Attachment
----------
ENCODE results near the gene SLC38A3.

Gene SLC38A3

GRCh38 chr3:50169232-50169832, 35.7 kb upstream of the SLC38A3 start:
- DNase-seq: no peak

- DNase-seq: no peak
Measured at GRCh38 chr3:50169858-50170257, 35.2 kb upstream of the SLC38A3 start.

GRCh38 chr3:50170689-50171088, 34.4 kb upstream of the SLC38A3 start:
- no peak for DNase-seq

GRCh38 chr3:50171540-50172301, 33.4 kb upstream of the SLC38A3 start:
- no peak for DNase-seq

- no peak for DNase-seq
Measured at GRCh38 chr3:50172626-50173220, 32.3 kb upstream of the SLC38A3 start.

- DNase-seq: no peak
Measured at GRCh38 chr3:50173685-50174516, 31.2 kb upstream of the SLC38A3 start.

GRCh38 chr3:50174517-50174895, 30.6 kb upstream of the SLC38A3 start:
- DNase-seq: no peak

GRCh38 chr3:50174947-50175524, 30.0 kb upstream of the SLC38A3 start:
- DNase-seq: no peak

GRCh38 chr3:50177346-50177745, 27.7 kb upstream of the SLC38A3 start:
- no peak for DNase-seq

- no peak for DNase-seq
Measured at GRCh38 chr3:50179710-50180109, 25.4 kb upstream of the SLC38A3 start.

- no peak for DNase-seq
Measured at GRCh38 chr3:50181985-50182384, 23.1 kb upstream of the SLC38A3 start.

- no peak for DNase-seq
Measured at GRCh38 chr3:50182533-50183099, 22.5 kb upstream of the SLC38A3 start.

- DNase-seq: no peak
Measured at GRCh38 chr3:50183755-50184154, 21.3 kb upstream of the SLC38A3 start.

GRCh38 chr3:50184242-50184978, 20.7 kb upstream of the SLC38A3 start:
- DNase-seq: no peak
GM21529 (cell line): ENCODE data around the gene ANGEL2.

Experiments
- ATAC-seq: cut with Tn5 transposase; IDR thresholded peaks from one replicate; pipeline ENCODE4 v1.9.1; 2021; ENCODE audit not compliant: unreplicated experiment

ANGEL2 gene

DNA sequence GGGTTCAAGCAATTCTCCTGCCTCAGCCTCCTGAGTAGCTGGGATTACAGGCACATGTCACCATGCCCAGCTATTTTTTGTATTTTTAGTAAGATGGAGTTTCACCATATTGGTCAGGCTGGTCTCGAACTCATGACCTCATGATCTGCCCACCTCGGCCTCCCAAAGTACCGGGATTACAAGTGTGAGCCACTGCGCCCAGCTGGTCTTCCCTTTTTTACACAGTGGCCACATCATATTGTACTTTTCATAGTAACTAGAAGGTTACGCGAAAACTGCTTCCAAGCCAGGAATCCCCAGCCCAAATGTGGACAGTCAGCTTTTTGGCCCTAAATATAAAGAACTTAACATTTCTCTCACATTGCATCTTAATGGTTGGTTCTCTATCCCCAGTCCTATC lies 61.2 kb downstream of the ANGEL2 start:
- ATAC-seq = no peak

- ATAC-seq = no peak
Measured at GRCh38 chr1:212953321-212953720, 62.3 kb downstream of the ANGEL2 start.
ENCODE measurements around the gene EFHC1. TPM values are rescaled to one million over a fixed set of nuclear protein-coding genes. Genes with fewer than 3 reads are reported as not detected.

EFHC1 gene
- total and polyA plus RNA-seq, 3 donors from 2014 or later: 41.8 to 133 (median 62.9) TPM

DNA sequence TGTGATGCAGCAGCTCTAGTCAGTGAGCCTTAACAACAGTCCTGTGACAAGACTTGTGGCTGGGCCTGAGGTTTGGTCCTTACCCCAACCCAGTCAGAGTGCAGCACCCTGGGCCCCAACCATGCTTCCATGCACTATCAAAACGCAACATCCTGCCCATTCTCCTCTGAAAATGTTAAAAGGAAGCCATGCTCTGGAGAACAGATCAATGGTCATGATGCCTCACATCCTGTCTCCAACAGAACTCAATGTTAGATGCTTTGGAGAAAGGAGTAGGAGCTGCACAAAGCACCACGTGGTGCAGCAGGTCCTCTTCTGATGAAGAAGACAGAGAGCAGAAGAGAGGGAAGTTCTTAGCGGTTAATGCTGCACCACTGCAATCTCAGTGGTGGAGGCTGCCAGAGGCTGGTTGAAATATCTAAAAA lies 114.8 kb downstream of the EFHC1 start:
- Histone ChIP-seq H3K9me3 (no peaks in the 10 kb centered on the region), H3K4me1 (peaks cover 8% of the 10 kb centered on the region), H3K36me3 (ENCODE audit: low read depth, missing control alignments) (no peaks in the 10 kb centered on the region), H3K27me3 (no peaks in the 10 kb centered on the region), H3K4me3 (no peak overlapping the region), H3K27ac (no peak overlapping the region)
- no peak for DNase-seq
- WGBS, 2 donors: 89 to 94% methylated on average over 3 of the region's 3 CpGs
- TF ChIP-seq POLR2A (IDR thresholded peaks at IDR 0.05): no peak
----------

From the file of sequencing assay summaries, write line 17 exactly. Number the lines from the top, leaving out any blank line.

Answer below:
GRCh38 chr3:50174947-50175524, 30.0 kb upstream of the SLC38A3 start: